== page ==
Monitise expects to break even in 2013. The £14m-turnover company currently runs mobile-banking platforms for more than 250 banks. It has five million users, growing at a rate of 150,000 a month. While the UK is still its biggest market in terms of sales, the sands are shifting. In 2010, the UK accounted for 80 per cent of sales. In 2011, 50 per cent. In 2012, a predicted 30 per cent.
There’s a distinct move towards emerging markets. In March, for example, Monitise launched a pilot scheme in Nigeria. Within four months, more than 6,000 people had signed up, highlighting the appetite for mobile payments there, particularly among the unbanked population and in rural areas where the physical banking infrastructure is undeveloped. (Of the 90 million adults in Nigeria, only about 20 million have access to financial services – but there are more than 100 million mobile phone subscribers.) Lukies accompanied Prime Minister David Cameron on a trade mission to the West African country in July and won a licence from Nigeria’s central bank one month later.“
Monitise is a great example of a British company that is innovating on a global basis,” comments Andrew Haigh, managing partner of the entrepreneur group at Coutts and a judge at this year’s Growing Business Awards.
While its international presence makes it an intimidating competitor for potential rivals, what’s to stop someone swooping in? “This has been the year of the awakening giants,” admits Lukies. “The IBMs, the HPs, the Accentures – they’re all talking about mobile money. Their sales guys are turning up at the banks trying to clinch deals. But this isn’t a space you can just play in; you’ve either got to do it properly or not at all. We’ve spent the past decade connecting our infrastructure into all the banks. Any competitor has to be prepared to do that, too. And even when you get a ‘yes’ from the CEO of a bank, the sales cycle takes two years – at least.”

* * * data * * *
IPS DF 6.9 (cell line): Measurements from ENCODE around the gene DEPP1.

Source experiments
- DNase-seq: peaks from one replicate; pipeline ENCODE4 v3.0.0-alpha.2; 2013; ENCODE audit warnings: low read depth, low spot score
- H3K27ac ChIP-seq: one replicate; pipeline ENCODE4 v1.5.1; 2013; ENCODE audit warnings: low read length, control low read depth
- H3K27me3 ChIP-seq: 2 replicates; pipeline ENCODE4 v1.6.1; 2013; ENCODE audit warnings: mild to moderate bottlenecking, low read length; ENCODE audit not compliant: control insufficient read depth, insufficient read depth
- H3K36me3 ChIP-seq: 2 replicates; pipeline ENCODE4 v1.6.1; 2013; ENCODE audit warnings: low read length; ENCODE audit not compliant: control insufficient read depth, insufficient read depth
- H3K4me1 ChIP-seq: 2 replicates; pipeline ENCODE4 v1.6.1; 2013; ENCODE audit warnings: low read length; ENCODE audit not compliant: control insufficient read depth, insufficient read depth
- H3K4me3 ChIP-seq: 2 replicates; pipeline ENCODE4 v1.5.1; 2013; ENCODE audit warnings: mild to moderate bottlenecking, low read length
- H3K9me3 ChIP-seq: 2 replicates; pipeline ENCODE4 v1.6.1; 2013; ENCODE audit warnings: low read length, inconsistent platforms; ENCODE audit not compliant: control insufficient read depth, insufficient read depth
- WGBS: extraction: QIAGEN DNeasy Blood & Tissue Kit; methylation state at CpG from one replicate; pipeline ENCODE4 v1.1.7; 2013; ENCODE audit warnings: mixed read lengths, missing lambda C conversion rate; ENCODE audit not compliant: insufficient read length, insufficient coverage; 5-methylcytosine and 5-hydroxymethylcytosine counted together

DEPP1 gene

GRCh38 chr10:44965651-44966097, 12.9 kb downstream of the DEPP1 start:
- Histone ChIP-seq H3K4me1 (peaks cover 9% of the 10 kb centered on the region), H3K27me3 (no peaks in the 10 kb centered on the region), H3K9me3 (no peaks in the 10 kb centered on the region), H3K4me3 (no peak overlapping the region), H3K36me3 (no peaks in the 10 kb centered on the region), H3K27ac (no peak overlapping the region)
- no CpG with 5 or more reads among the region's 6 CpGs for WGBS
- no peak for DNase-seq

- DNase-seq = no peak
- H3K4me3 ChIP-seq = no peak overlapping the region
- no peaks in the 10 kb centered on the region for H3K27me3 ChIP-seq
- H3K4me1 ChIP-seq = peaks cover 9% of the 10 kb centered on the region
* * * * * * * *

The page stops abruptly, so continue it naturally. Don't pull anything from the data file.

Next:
Meanwhile, Monitise is moving into the retail space. It has just launched Mobile Money Network, a joint venture with Charles Dunstone, chaired by former Marks & Spencer boss Sir Stuart Rose. Its app, called Simply Tap, allows registered customers to buy from any participating retailers (currently Carphone Warehouse, chocolatier Thorntons and Liam Gallagher’s Pretty Green fashion label) by entering a product code into their phones. It’s a “technology for the future”, says Sir Stuart. “I could name at least three retailers that are in trouble because they haven’t changed – they think people are always going to get up and schlep to a shop.”
Lukies admits that his diary is “carnage”. He gets up at 5.30am every morning to check his emails, and he’s spent less than 100 days in the UK this year. But he has a good people around him. Of the 410 employees, Lukies has a leadership team of 25 people, three of whom report directly to him. “I used to keep a lot of stuff very close to my chest,” he says. “But as we grew – we’re now live on four continents – that had to change. If you don’t trust people, you’re setting yourself up for failure.”
He continues: “I’d never ask people to do stuff that I wouldn’t do myself. We’re a team and we all play our part – the big fat prop is just as important as Jonny Wilkinson who gets to kick all the goals.” There’s our rugby lad.
There is much speculation about a takeover. There are also rumours about acquisitions. “We’re constantly looking for ways to grow inorganically,” says Lukies diplomatically (but with a mischievous twinkle in his eye).
Monitise is set to double its revenue for the next few years: £28m in 2012; £50m in 2013; and £100m the year after. Apply the same multiples to its share price today, and what have you got? A firm in a league of its own: handing off the opposition; blindsiding the nay-sayers. Britain’s next billion-pound company?
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